Tornado's Gifts: Greensburg Rebuilds, Revitalizes A year after one of the most powerful tornados on record obliterated Greensburg, Kan., wind turbines, dozens of houses and some of the world's most environmentally friendly buildings have sprouted where the storm left only splintered rubble.

Tornado's Gifts: Greensburg Rebuilds, Revitalizes

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President Bush will be in Greensburg, Kansas today, one year after one of the most powerful tornadoes on record obliterated the small town. As Frank Morris of member station KCUR reports, you'll find an amazing revitalization.

FRANK MORRIS: This weekend the first shop to rebuild on Main Street Greensburg officially opened its doors.

Unidentified Man: Cut the ribbon.

MORRIS: Greensburg's churches, all 11 of them, destroyed in the tornado, pulled together to get this thrift store and food pantry open before any of them rebuilt. And while this building looks pretty typical, Ted Kyle, who's involved with the store, says it is super efficient.

Mr. TED KYLE: I mean, what we had before we couldn't even hardly afford to heat and cool. It's just so much better than it ever was before but we get to build a new normal. We get to build a new normal. I think that's exciting.

Mr. BOB DIXON (Mayor-Elect, Greensburg, Kansas): We live in exciting times here in Greensburg. These are times that we cannot be timid and we need to be moving boldly into the future.

MORRIS: Mayor-elect Bob Dixon surveys that movement from the broad front porch of his brand new house. Wind turbines, dozens of houses, and some of the world's most environmentally-friendly buildings have sprouted where the tornado left nothing but heaving, splintered rubble. The city is committed to rebuilding lead platinum, the highest standard awarded by the U.S. Green Building Council. That's no mean feat for what had been a faltering cash-strapped little town before the licking it took from an EF-5 tornado.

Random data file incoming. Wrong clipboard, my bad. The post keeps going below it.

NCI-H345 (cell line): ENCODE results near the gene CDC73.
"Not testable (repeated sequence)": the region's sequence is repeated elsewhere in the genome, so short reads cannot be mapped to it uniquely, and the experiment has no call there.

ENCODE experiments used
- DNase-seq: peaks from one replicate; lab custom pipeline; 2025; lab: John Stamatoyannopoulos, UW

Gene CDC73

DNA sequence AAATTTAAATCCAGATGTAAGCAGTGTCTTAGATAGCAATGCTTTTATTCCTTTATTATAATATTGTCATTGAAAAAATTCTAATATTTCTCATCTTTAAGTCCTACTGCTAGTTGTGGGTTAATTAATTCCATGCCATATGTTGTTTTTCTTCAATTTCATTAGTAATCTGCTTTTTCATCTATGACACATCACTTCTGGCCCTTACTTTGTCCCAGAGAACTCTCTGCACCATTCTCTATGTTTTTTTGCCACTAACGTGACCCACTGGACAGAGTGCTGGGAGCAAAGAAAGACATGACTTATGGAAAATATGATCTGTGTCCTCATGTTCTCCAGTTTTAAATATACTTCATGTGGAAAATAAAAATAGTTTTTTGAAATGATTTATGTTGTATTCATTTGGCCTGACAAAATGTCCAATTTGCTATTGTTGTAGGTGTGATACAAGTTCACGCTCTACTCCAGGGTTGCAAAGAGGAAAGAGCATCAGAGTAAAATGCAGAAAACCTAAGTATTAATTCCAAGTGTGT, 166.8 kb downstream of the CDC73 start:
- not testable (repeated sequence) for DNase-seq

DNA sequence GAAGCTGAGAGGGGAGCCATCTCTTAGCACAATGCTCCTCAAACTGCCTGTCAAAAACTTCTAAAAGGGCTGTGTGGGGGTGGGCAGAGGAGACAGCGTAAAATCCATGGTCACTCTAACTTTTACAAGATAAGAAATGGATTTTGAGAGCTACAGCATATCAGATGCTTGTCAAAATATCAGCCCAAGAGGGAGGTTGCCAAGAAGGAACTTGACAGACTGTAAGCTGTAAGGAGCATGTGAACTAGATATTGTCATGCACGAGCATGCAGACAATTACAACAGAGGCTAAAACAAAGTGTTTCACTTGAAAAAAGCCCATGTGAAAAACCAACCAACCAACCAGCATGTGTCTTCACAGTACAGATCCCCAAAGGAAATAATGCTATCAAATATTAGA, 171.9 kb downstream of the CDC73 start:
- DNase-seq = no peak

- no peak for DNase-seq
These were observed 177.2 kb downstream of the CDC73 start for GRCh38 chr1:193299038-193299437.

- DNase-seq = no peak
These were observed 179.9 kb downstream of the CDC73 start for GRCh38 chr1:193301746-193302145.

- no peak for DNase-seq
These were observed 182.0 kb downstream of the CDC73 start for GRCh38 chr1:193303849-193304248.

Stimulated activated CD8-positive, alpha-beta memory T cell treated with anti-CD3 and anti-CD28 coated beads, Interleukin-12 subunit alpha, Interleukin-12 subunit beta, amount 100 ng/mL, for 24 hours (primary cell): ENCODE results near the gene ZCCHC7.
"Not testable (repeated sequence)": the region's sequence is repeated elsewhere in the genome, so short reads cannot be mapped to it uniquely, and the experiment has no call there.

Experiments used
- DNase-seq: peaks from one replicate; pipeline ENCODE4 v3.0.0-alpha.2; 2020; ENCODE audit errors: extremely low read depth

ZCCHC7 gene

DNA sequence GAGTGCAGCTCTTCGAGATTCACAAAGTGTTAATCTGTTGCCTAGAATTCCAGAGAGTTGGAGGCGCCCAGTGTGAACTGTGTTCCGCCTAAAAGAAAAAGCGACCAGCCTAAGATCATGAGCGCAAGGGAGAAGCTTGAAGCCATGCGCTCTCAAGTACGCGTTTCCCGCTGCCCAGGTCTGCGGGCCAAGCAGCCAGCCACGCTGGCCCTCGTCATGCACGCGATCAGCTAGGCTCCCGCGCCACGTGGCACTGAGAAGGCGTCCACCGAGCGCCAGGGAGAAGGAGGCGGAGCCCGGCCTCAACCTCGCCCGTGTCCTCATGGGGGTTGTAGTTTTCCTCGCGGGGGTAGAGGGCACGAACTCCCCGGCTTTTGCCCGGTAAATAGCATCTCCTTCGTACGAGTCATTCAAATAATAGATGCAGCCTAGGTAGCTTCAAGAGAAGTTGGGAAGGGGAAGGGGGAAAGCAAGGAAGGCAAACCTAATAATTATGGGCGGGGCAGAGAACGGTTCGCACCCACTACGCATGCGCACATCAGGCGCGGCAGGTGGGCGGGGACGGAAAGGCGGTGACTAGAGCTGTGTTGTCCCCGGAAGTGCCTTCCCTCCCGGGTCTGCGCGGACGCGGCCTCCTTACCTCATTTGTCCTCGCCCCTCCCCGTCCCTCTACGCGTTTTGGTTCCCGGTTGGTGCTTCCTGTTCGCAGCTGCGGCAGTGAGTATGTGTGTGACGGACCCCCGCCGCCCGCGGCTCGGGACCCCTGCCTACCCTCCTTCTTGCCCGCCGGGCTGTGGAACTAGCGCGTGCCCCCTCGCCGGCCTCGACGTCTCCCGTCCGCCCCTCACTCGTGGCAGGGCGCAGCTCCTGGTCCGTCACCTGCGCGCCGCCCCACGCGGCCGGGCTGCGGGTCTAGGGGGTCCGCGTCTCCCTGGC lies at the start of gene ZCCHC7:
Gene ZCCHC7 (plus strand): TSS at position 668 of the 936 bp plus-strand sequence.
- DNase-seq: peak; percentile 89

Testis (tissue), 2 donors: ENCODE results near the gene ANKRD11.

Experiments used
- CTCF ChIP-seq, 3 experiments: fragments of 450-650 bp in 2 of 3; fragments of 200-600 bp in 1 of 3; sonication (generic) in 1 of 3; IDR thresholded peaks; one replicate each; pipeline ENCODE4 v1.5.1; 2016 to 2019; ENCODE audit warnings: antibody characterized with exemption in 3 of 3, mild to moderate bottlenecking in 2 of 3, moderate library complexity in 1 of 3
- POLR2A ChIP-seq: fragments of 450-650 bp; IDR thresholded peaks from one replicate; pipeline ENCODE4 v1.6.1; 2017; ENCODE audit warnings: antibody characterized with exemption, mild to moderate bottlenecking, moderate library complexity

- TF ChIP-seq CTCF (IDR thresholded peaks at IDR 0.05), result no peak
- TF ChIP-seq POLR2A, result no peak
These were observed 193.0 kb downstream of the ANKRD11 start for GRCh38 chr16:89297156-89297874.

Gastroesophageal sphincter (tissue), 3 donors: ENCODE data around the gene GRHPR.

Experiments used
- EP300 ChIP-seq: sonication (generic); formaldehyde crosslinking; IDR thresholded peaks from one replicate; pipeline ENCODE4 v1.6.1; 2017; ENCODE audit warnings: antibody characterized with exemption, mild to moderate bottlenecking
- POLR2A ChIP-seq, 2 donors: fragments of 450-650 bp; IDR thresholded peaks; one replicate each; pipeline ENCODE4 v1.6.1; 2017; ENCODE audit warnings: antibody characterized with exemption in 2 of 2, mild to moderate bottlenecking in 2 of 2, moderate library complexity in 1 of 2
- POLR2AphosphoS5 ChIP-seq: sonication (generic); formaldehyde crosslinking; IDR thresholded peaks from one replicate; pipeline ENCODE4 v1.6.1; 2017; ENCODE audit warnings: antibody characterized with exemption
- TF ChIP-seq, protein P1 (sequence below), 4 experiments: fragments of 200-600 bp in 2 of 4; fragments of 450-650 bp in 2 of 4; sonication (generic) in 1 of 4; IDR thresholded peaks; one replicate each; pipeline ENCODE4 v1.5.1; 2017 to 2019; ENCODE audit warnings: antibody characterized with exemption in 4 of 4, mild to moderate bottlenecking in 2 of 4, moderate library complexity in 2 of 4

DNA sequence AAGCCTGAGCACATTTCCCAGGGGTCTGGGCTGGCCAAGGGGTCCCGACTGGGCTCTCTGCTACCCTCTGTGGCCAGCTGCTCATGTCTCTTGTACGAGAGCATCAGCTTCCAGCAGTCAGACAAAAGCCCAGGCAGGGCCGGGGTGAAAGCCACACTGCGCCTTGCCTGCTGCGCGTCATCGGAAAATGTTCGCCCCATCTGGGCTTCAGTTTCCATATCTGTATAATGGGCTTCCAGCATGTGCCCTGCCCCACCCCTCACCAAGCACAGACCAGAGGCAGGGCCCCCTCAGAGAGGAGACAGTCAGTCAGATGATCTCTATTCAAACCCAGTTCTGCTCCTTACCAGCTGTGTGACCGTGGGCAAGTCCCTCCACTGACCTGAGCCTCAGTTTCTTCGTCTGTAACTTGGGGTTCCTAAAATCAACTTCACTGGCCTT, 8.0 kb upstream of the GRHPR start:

Mr. DIXON: The town was wiped out but the community was not. And the community is indeed stronger than ever. You know, I think you're going to see a state-of-the-art living laboratory.

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MORRIS: Next block over, students from the University of Kansas are working on a shoebox-shaped building sheathed in green glass, shading wood recycled from an old army ammunition plant. It's Greensburg's new community arts center, powered by sun, wind and heat from inside the earth. This thing's designed to lead platinum specifications, and it's been a learning experience for everybody, including the professor, Dan Rockhill.

How tough is it to get a lead platinum certification?

Professor DAN ROCKHILL (University of Kansas): It's borderline impossible.

(Soundbite of laughter)

MORRIS: Undaunted, over at the John Deere Farm Implement dealership, proprietor Kelly Estes says they're rebuilding lead platinum too.

Mr. KELLY ESTES (Proprietor, John Deere Farm Implement Dealership): Shops waste a lot of energy, like mine. Tractor shops, combine shops. We're going to show them how they can build them shops way more - have a payback for them all across the country. Well, if you do that all across the country, it's not just Greensburg, it's paying back. It's the whole country.

MORRIS: John Deere's making the store here a national model for the way dealerships should be built, just as Greensburg itself may prove to be a prototype for building community sturdy enough to hold up against the century's crop of environmental, economic and social challenges.

For NPR News, I'm Frank Morris in Greensburg, Kansas.

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